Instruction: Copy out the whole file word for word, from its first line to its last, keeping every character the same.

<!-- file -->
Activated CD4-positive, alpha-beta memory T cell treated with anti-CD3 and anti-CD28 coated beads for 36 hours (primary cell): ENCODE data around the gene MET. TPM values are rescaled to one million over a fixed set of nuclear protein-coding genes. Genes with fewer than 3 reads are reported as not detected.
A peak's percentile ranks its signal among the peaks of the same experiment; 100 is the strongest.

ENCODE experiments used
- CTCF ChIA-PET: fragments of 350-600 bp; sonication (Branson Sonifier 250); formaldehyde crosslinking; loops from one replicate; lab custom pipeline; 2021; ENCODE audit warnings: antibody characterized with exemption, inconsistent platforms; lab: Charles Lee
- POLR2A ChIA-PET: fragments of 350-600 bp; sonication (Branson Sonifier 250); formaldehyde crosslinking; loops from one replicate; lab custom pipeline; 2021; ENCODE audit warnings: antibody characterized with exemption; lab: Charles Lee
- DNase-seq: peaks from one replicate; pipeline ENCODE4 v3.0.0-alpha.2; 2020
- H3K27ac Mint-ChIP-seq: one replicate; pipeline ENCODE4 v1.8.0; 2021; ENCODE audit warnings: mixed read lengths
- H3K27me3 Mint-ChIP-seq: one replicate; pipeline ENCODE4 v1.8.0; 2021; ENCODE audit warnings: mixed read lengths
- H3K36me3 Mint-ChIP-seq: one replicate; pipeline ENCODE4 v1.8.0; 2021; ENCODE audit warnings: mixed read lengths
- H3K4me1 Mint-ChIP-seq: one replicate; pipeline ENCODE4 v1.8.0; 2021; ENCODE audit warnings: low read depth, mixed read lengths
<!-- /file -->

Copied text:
Activated CD4-positive, alpha-beta memory T cell treated with anti-CD3 and anti-CD28 coated beads for 36 hours (primary cell): ENCODE data around the gene MET. TPM values are rescaled to one million over a fixed set of nuclear protein-coding genes. Genes with fewer than 3 reads are reported as not detected.
A peak's percentile ranks its signal among the peaks of the same experiment; 100 is the strongest.

ENCODE experiments used
- CTCF ChIA-PET: fragments of 350-600 bp; sonication (Branson Sonifier 250); formaldehyde crosslinking; loops from one replicate; lab custom pipeline; 2021; ENCODE audit warnings: antibody characterized with exemption, inconsistent platforms; lab: Charles Lee
- POLR2A ChIA-PET: fragments of 350-600 bp; sonication (Branson Sonifier 250); formaldehyde crosslinking; loops from one replicate; lab custom pipeline; 2021; ENCODE audit warnings: antibody characterized with exemption; lab: Charles Lee
- DNase-seq: peaks from one replicate; pipeline ENCODE4 v3.0.0-alpha.2; 2020
- H3K27ac Mint-ChIP-seq: one replicate; pipeline ENCODE4 v1.8.0; 2021; ENCODE audit warnings: mixed read lengths
- H3K27me3 Mint-ChIP-seq: one replicate; pipeline ENCODE4 v1.8.0; 2021; ENCODE audit warnings: mixed read lengths
- H3K36me3 Mint-ChIP-seq: one replicate; pipeline ENCODE4 v1.8.0; 2021; ENCODE audit warnings: mixed read lengths
- H3K4me1 Mint-ChIP-seq: one replicate; pipeline ENCODE4 v1.8.0; 2021; ENCODE audit warnings: low read depth, mixed read lengths